Charity land provisions come into effect

14 June 2023

Changes to charity land disposal rules introduced by the Charities Act 2022 come into effect today (14 June).

These important changes will simplify some of the legal requirements which charities must comply with before disposing of charity land. In this article Ellie Williams, an Associate at Higgs LLP, explores the changes charities need to be aware of in more detail.

What was the previous position?

The Charities Act 2011 imposes restrictions on disposals of charity land to ensure that the best terms possible are obtained for the charity. Disposals include selling, transferring or leasing charity land. Aside from some exceptions, these requirements have historically included the need to seek advice from a qualified surveyor on the proposed disposal and whether the terms are the best that can be obtained, considering that advice and advertising in the way advised in the surveyor’s report. If the charity is not able to comply with these requirements an Order of the Court or Charity Commission is required.

What is the position from 14 June 2023?

The changes include:

  • The category of potential advisors the charity can use has been widened and simplifies the required content of their report;
  • Greater discretion for the trustees about how to advertise a proposed disposal of charity land;
  • Removing the requirement to get Charity Commission authority before a charity can grant a short-term lease to a charity employee.

Changes to Qualified Surveyors’ Report

Currently, there are very prescriptive rules set out in regulations about what the ‘Qualified Surveyors’ Report must contain. The changes will relax these requirements and the ‘Qualified Surveyor’s’ report will now become the ‘Designated Advisor’s’ report. Previously a Royal Institute of Chartered Surveyors qualified surveyor was required to provide the report to the trustees. This has been expanded so that fellows of the National Association of Estate Agents and Central Association of Agricultural Valuers can also now advise. The aim is to help ease the burden on charities and to ensure they can select the most appropriate advisor for the property in question.

“In-house” advice

The changes also enable charities to seek advice and a report from suitably qualified charity trustee, officer or employee (including where they do so in the course of their employment by the charity). Although helpful, this will require careful thought in order to manage potential issues such as conflicts of interest and ensuring appropriate liability insurance is in place, for example.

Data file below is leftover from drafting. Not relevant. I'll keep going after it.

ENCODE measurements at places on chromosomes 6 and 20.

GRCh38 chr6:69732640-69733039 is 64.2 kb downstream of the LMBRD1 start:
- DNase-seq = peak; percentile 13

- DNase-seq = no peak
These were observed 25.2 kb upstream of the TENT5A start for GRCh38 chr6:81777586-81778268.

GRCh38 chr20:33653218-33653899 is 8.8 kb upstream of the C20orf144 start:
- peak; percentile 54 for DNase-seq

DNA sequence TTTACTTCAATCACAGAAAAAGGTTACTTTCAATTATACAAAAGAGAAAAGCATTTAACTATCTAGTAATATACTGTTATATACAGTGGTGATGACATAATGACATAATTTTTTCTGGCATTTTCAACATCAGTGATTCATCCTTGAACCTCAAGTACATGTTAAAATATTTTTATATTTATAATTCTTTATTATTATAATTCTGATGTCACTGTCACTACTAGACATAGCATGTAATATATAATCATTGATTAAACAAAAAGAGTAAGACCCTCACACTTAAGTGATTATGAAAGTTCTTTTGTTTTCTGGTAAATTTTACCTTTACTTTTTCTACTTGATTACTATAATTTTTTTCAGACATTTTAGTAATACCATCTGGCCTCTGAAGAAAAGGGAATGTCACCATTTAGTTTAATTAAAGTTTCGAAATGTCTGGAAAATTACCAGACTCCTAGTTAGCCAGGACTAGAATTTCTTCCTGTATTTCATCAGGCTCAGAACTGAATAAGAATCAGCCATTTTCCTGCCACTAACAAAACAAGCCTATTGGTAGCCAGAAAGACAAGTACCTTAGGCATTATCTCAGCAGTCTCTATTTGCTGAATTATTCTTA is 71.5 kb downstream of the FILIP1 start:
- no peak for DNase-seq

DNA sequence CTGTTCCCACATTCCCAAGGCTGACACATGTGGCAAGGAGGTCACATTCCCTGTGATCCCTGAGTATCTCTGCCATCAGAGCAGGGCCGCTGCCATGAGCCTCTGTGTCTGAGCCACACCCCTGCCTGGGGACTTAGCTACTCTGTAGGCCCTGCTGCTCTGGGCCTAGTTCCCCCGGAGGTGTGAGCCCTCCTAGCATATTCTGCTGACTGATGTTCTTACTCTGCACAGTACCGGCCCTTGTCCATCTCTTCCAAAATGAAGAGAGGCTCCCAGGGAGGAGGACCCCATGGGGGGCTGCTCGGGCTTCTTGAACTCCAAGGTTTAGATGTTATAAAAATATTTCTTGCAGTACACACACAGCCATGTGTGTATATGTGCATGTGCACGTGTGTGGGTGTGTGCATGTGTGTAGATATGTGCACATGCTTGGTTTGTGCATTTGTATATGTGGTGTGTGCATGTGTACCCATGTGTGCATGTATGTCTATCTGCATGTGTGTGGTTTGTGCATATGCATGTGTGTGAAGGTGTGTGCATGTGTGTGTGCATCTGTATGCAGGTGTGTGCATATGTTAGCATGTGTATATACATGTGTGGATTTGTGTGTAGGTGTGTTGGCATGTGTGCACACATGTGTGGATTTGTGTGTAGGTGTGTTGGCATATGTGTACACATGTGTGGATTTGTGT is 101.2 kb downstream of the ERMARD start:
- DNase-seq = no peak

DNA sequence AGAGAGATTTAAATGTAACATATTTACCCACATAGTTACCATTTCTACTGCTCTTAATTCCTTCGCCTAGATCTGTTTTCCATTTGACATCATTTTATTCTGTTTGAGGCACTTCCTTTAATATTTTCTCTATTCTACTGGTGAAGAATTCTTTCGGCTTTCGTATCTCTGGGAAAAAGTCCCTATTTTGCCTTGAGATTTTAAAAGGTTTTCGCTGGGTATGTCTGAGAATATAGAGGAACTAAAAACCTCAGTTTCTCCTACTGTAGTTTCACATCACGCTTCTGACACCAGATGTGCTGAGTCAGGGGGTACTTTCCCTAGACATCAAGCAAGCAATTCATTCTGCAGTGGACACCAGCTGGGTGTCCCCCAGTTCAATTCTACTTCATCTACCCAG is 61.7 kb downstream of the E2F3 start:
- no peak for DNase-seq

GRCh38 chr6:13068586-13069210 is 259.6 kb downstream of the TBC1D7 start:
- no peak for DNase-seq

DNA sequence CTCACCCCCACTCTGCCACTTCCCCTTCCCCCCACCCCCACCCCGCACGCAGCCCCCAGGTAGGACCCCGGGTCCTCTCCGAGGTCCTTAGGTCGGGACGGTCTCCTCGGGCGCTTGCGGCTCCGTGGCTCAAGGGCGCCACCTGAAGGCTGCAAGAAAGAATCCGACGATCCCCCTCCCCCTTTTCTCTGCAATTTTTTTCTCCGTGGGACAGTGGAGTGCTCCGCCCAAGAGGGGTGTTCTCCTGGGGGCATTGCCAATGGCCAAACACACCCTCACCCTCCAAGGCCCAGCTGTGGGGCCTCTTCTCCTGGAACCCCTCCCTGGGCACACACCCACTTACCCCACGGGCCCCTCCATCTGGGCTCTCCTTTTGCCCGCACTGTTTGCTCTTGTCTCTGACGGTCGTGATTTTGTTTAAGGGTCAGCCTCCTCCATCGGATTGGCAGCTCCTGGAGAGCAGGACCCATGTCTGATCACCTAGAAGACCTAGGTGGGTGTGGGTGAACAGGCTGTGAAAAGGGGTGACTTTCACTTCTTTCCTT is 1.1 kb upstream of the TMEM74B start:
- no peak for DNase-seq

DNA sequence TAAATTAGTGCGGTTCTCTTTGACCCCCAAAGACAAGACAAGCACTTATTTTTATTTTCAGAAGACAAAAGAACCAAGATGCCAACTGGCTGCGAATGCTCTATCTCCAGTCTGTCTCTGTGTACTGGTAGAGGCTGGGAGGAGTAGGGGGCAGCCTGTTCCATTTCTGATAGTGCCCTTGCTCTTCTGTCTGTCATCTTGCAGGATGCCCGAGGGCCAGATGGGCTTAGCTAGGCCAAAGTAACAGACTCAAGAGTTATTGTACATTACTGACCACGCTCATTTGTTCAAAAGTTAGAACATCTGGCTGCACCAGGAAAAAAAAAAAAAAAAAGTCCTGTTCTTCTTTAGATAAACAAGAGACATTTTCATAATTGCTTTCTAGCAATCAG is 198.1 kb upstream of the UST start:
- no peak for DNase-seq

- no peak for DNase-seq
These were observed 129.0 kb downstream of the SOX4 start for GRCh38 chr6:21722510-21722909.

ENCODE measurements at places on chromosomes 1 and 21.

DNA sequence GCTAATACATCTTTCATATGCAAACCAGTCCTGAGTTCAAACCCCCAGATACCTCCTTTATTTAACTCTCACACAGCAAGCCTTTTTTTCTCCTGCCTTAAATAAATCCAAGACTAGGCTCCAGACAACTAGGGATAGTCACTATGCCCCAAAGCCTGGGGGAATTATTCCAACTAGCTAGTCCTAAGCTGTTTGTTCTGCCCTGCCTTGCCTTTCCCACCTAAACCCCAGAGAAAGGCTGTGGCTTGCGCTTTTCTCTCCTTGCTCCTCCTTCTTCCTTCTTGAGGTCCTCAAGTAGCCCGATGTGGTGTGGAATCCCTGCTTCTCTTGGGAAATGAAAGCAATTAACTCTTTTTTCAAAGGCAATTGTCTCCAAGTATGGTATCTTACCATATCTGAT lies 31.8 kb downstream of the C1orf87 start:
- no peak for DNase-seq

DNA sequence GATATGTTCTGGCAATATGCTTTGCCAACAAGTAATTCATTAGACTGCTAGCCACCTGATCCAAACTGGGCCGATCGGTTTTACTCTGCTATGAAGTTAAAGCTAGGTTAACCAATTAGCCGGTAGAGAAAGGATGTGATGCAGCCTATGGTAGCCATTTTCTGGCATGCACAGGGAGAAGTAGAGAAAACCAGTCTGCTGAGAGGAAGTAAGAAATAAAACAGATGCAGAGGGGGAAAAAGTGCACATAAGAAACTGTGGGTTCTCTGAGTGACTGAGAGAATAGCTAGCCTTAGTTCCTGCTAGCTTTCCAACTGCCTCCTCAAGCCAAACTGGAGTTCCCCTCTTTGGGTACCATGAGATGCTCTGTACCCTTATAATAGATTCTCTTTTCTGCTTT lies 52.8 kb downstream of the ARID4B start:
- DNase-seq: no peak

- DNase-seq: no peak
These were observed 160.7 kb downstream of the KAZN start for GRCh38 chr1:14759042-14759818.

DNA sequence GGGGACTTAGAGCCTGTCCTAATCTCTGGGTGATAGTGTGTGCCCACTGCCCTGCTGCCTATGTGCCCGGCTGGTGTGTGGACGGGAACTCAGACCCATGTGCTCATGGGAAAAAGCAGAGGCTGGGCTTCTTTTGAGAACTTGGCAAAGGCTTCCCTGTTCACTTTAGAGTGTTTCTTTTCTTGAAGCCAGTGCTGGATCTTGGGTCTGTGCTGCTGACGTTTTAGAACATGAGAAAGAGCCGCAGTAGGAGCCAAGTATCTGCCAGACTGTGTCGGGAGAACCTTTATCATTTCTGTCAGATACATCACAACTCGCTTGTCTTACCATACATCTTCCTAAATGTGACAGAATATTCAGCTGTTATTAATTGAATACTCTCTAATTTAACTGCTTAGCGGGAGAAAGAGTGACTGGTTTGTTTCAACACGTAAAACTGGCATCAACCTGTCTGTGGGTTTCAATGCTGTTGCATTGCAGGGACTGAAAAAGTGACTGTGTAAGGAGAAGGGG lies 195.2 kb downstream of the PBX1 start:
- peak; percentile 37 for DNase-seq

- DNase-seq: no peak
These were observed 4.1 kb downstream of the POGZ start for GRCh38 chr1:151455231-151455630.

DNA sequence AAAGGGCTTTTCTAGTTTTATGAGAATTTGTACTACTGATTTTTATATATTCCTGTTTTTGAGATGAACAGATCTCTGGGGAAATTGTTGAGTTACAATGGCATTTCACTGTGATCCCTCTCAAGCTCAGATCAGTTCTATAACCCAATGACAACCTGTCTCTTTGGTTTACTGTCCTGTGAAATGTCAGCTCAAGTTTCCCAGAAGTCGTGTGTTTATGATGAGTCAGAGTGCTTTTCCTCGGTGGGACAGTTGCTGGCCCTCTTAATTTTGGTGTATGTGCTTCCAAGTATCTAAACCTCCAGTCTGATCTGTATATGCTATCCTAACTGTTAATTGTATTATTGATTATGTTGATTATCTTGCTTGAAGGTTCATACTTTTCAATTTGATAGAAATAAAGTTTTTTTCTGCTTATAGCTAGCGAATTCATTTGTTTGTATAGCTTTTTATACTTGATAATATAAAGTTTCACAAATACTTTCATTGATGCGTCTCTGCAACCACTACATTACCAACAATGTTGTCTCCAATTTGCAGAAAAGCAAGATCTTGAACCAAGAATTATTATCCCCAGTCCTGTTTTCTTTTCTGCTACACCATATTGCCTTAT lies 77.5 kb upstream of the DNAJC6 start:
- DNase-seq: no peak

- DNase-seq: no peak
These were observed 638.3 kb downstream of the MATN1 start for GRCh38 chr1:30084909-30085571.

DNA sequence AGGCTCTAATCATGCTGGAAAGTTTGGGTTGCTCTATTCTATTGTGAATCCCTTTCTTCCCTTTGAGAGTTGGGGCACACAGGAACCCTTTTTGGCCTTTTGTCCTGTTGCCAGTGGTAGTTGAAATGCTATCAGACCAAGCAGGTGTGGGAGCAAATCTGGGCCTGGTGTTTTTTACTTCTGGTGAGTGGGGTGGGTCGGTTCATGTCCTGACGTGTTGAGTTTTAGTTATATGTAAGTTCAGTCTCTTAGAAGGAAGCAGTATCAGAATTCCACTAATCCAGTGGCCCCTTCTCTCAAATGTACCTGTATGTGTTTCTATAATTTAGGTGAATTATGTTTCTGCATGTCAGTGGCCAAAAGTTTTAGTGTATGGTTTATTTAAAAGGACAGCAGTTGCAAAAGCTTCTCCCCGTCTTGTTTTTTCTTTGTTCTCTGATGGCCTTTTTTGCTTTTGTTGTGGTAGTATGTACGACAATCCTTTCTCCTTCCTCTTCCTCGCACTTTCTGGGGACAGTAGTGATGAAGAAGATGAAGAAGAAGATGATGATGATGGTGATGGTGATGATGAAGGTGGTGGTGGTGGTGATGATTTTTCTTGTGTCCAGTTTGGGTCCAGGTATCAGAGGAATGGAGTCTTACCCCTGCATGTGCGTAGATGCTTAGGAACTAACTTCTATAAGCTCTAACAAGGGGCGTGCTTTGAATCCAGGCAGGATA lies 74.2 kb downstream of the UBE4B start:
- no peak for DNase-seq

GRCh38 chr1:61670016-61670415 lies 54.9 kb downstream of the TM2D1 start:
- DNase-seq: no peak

Advertising the disposal

The requirement to advertise a proposed disposal in the manner advised in the surveyor’s report has been removed. Instead, whilst the trustees still have to consider advertising the proposed disposal in the way which has been advised in the report, they will no longer be obliged to follow that advice (presumably as long as there is good reason for not doing so) and will have greater discretion on how to advertise a disposal.

Leases to employees

At the moment consent form the Charity Commission is required before any disposal to a charity employee. The new rules remove this requirement where a charity wishes to grant a short, fixed-term or periodic tenancy (of one year or less) to an employee to use as their home. Charities will still need to obtain advice on the grant of those leases but will no longer need to obtain consent from the Charity Commission.

Changes which have been delayed

Further changes were expected to be brought in today, but these have now been delayed until later in 2023. These changes relate to the information that must be included in statements and certificates for disposal and mortgages and the exceptions to the general restrictions on disposing or mortgaging charity land.

Any proposal to dispose of charity land must be carefully considered to ensure that the charity law requirements are complied with and professional advice should be sought at an early stage.

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